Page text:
Clinical trials for eye disease – everything you need to know

18 May, 2023

Our knowledge about the eye increases every day, leading to remarkable advances in treatments for conditions affecting sight.

For people living with age-related macular degeneration or diabetic retinopathy, intraocular drug therapies (injections) have transformed their disease management. Similarly, patients with glaucoma and dry eye disease have new drug and surgical options to choose from that weren’t available to earlier generations.
These advances in eye health screening, diagnosis, prevention and treatment are made possible by clinical testing or ‘trials’ using human volunteers.

What is a clinical trial?

In a clinical trial, participants receive specific interventions which may include medical products (drugs or devices); procedures; or instructions to change their behaviour (such as diet).

Some trials compare a new medical approach to one that’s already available, to a placebo that contains no active ingredients, or to no intervention at all. Some clinical trials compare existing therapies to each other.

Investigators aim to determine the safety and efficacy of an intervention by measuring certain outcomes in the participants. This helps to determine if a new approach works, if it’s safe and if it’s better than what is already available. Clinical trials used in drug development are sometimes described by phase.

How do clinical trials work?

A clinical trial runs according to a plan known as a ‘protocol’. The protocol describes what’s being investigated and safeguards participants’ health.

The protocol includes:

  • Reason for conducting the study
  • Who may participate in the study (the eligibility criteria)
  • Number of participants needed
  • Schedule of tests, procedures, or drugs and their dosages
  • Length of the study
  • What information will be gathered about the participants

Eye-related clinical trials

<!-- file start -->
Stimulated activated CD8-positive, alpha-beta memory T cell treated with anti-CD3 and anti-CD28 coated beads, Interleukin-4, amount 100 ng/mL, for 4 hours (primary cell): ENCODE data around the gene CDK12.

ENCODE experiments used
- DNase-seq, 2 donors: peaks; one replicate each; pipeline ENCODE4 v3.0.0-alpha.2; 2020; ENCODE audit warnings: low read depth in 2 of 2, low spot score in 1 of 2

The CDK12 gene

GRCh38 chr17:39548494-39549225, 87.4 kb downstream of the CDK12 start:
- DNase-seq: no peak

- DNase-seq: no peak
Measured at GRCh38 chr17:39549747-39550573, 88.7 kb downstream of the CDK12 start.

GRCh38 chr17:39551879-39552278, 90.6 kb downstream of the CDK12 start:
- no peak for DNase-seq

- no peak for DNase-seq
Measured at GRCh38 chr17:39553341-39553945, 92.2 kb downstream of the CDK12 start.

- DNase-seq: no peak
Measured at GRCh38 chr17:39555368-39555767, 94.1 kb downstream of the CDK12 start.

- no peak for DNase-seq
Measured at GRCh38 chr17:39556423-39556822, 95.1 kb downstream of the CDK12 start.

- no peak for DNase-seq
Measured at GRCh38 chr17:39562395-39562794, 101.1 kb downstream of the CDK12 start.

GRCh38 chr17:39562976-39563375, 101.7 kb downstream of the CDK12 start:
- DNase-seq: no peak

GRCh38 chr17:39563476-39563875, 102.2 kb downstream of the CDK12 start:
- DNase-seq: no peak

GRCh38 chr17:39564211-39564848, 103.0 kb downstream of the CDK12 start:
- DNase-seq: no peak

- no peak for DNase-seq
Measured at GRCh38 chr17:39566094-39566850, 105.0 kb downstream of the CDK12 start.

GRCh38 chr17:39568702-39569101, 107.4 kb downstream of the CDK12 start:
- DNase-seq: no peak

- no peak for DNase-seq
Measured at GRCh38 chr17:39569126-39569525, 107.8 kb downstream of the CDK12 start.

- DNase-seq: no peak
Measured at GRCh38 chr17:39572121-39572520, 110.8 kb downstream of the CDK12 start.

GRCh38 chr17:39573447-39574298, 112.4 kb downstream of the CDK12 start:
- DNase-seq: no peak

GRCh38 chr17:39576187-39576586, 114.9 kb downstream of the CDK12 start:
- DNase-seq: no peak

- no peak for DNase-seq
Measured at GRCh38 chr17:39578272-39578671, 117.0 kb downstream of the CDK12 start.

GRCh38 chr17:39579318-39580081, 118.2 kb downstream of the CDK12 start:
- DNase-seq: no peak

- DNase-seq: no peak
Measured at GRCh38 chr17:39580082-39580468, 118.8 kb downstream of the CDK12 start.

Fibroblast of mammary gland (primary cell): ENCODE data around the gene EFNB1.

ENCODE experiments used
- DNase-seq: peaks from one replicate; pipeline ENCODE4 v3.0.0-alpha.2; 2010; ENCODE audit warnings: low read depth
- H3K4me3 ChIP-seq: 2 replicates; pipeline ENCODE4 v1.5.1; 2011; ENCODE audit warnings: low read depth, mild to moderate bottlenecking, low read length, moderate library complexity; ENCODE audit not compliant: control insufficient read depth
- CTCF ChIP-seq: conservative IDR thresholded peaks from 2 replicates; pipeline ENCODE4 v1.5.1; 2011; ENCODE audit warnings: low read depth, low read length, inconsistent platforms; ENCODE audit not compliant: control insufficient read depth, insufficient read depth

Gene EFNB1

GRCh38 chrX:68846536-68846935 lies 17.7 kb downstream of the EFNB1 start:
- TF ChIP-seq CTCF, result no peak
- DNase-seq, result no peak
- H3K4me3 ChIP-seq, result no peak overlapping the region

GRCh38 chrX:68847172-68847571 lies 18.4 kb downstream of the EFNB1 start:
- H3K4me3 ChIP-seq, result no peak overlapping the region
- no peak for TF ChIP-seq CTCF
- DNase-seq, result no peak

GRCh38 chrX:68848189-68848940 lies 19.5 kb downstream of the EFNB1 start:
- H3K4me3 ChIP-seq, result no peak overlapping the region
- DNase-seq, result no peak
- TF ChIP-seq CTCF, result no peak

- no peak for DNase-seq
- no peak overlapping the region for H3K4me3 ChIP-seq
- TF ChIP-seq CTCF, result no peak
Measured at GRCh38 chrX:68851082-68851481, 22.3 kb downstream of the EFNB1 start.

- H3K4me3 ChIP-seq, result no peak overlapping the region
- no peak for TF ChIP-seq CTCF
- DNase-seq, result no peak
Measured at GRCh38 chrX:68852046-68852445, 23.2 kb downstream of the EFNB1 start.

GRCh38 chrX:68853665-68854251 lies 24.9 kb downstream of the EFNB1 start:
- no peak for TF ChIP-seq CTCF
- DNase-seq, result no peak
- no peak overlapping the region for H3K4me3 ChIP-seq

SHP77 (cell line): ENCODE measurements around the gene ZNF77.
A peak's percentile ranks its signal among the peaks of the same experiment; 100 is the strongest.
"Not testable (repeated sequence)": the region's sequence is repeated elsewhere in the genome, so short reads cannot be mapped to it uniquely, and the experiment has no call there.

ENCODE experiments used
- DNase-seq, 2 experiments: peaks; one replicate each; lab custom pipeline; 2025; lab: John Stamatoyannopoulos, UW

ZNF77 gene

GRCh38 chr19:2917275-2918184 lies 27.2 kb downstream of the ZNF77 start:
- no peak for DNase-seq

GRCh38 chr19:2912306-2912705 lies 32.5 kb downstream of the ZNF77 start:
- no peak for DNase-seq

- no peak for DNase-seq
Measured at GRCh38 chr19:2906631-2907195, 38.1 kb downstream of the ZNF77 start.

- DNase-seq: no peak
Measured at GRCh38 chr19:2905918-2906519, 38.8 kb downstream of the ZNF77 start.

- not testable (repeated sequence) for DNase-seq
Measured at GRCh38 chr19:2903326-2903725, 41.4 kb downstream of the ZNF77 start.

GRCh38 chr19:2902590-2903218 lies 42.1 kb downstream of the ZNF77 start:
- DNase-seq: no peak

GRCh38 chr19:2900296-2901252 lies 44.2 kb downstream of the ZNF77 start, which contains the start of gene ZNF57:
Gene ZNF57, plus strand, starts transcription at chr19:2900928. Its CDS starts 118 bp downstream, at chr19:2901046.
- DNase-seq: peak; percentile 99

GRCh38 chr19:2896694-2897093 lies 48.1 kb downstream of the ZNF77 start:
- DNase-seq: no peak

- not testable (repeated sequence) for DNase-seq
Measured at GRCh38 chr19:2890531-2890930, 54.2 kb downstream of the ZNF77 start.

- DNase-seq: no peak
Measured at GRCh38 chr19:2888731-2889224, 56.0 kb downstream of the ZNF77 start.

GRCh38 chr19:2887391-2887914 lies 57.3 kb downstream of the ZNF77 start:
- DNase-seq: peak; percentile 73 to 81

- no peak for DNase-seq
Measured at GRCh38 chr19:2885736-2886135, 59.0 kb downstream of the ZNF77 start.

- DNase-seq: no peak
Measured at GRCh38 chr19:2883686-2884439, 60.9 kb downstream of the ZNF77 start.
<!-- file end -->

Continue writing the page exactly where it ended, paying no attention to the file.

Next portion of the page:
Clinical trials for eye health therapies can be particularly complex, with assessments of subjective elements such as a participant’s vision and comfort levels and other objective tests such as changes in corneal thickness.

How are clinical trial participants protected?

Researchers give participants detailed information about a clinical study to help them decide whether they want to enrol or continue in a study. This document is called ‘informed consent’. This step should provide enough information for a person to understand the risks, potential benefits and alternatives to the study.
In addition to the informed consent document, each clinical trial might have recruitment materials, verbal instructions, question-and-answer sessions and activities to measure participant understanding.

Benefits of participating in clinical trials

Participating in a clinical study contributes to medical knowledge. Clinical trial results can impact the care of future patients by providing information about the benefits and risks of therapeutic, preventative, or diagnostic products or interventions.
Clinical trials provide the basis for the development and marketing of new drugs, biological products, and medical devices.
Some trials may provide participants with the prospect of direct medical benefits, while others do not.

Clinical trials at QEI

As part of its commitment to eye health research and saving the sight of future generations, QEI participates in multi-centre clinical trials regularly. For more information about clinical trials at QEI  visit our website here